Time to shed some light on one of those secret tools in my little electronics toolbox: Eagle3D! If you are like me, using Cadsoft’s awesome (and free) layout and schematics tool Eagle and want good-looking pictures of your latest design, then you should probably heave a look at another free little tool designed to work on Eagle layouts to generate a 3D ray-traced rendering of your boards. The tool or rather script is called Eagle3D and can be found here.
No why is this worth writing about? First of all because it’s an astonishing tool creating absolutely realistic images of your board before you even think about manufacturing and soldering it. But secondly, because Eagle3D is not the type of tool with funny, colored icons in a nice little toolbar where you just click one of those icons and your rendering is done. Unfortunately, using it as it comes out of the box, you’ll probably end up with only half of the parts on your board being rendered correctly or rendered at all. To see the rest of you parts on the board, there’s no way around some fine tuning of the Eagle3D scripts (or even some CAD construction work to build custom parts). Below is an image of one of my boards at various stages, rendered with the out-of-the box version of Eagle3D, rendered after editing some of the Eagle3D scripts and finally, rendered after construction and adding some custom parts with Google SketchUp. Continue Reading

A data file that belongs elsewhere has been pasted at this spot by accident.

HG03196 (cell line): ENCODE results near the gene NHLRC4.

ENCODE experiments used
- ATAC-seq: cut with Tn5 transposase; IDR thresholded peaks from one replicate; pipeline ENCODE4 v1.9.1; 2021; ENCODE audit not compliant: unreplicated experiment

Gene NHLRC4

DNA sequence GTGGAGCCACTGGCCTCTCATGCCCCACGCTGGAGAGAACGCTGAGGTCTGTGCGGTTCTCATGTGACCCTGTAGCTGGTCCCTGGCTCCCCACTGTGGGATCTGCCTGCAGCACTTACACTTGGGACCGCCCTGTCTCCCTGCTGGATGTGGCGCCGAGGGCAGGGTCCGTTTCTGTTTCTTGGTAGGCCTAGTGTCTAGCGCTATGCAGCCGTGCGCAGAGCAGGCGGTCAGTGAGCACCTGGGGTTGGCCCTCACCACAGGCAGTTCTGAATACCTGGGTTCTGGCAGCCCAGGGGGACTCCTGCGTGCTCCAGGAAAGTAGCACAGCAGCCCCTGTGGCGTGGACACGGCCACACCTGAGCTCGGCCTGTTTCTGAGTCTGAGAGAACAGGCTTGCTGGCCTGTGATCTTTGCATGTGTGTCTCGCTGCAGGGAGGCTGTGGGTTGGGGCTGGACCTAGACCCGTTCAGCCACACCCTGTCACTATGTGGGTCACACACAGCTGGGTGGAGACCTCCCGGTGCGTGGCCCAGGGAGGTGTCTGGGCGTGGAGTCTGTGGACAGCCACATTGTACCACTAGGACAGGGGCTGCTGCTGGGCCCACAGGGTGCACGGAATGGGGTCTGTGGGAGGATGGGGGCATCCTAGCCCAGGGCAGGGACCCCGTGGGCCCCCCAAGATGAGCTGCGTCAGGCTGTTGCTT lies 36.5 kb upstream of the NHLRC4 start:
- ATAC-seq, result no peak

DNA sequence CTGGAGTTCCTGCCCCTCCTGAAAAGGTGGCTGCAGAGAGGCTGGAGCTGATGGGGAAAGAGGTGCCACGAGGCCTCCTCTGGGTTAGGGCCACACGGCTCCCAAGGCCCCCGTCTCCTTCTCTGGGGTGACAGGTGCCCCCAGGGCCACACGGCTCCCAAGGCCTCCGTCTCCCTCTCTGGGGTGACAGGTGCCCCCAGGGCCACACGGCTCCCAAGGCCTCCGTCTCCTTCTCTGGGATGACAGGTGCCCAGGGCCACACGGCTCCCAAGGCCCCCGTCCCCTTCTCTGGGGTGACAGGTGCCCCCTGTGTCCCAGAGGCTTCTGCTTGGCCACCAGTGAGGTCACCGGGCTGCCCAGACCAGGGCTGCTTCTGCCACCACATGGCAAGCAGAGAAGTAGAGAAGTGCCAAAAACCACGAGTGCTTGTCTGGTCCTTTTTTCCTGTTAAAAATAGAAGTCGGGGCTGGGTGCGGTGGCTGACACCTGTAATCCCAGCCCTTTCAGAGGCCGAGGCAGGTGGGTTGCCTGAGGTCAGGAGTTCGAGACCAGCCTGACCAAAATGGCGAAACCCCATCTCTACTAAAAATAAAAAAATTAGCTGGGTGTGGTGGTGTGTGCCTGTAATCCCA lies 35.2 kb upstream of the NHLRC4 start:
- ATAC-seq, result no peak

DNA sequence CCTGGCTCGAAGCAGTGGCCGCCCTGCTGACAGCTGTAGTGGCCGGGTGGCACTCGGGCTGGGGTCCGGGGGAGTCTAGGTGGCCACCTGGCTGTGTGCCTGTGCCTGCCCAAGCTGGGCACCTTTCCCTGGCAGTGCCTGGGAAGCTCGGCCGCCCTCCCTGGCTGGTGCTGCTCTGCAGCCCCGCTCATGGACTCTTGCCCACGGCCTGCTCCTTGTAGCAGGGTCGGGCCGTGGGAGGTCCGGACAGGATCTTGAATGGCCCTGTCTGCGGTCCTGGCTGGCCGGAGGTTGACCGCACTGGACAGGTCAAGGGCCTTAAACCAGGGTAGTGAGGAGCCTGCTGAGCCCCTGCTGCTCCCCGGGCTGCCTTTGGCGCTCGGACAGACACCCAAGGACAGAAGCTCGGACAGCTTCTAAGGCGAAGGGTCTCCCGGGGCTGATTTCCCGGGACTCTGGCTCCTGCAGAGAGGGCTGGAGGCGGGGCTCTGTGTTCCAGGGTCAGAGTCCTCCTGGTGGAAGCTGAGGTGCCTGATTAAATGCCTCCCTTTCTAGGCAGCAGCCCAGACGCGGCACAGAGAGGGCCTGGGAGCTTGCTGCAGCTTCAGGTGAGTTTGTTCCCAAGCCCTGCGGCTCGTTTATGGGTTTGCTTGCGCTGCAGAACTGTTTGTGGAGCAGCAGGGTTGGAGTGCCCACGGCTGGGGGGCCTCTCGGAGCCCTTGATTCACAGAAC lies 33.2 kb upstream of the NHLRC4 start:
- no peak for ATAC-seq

Few weeks ago I stumbled upon these posts here and here, mentioning Google SketchUp as a design tool for home improvement, etc. This reminded me of one of my own articles that’s been in the drafts pipeline for quite a while now and which I had almost forgotten about. So here we go, finally:
Almost two years ago when I was about to move in into a new apartment, I was on the look for some 3D home design tool. Now, there’s plenty of those tools on the market, developed by smaller software companies producing software off the assembly line, i.e. flooding the market with half-baked mass-productions at a ridiculous price point. So I didn’t really consider buying one of those things. Then again, professional CAD software at an even higher (though justified) price point as e.g. various products offered by Autodesk would have been a bit of an overkill for the task at hand, which is why I finally ended up using Google SketchUp. Continue Reading
Trying to install the Palm Pre / Mojo / WebOS SDK on my computer running Windows 7 RC. As reported here, I experienced the problem of the installer failing silently towards the end without an error message, performing a rollback. I have no idea how long it takes Palm or even if they are planning on fixing this in the near future, but a look into Windows event log shows that the silent failure of the installer is caused by a Windows Update package for the User Mode Driver Framework which the SDK installer tries to install but which apparently fails to install on Windows 7.
So my solution to the problem is simply not to make the SDK installer try to install this Windows Update Package. Since it’s only an update, it’s probably not crucial to running the SDK. So here’s a 15 min. procedure how to edit the Mojo SDK installer program based on this former blog post of mine, so that it skips the Windows Update package during install. Continue Reading